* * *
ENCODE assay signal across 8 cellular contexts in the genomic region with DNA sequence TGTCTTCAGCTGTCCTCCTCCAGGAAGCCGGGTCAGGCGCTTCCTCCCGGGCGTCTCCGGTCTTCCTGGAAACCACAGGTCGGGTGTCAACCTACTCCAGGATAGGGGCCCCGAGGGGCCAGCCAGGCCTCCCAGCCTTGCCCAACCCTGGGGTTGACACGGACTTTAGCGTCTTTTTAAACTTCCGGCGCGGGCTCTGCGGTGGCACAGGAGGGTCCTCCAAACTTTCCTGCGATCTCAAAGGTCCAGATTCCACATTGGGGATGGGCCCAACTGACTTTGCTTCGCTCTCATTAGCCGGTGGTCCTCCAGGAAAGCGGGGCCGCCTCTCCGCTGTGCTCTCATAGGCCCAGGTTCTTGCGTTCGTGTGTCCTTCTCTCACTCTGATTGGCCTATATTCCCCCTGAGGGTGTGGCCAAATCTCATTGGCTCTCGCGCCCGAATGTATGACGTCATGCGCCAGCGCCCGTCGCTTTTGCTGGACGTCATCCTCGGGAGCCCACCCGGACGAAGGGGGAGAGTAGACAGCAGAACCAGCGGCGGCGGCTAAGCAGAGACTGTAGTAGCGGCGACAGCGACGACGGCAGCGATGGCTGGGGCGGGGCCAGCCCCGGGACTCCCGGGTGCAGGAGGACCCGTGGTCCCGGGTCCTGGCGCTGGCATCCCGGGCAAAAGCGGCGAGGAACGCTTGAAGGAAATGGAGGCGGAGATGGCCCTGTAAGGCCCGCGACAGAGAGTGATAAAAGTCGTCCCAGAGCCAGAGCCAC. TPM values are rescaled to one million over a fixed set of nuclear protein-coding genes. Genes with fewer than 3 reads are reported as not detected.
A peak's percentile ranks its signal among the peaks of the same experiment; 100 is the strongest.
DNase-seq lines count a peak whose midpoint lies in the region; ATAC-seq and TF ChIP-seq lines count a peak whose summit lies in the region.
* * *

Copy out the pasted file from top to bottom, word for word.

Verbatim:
ENCODE assay signal across 8 cellular contexts in the genomic region with DNA sequence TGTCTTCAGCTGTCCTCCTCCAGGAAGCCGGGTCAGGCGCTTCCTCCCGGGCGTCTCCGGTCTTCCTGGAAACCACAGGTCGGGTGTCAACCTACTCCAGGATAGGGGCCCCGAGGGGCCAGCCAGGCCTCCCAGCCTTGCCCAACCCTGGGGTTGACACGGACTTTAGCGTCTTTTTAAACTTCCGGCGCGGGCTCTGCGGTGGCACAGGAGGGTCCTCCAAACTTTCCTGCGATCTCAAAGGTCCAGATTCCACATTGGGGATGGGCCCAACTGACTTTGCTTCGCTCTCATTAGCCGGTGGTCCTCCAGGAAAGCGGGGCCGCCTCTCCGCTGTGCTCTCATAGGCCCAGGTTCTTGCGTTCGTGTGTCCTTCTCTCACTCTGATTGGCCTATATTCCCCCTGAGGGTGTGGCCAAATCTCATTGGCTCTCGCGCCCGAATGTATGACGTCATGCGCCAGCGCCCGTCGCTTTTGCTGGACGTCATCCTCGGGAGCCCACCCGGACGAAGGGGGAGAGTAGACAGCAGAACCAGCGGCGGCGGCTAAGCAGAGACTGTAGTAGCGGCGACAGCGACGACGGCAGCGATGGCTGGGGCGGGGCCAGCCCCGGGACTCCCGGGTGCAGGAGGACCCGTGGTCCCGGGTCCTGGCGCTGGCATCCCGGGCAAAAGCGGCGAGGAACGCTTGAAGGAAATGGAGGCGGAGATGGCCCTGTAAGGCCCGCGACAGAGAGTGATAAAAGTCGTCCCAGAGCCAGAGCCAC. TPM values are rescaled to one million over a fixed set of nuclear protein-coding genes. Genes with fewer than 3 reads are reported as not detected.
A peak's percentile ranks its signal among the peaks of the same experiment; 100 is the strongest.
DNase-seq lines count a peak whose midpoint lies in the region; ATAC-seq and TF ChIP-seq lines count a peak whose summit lies in the region.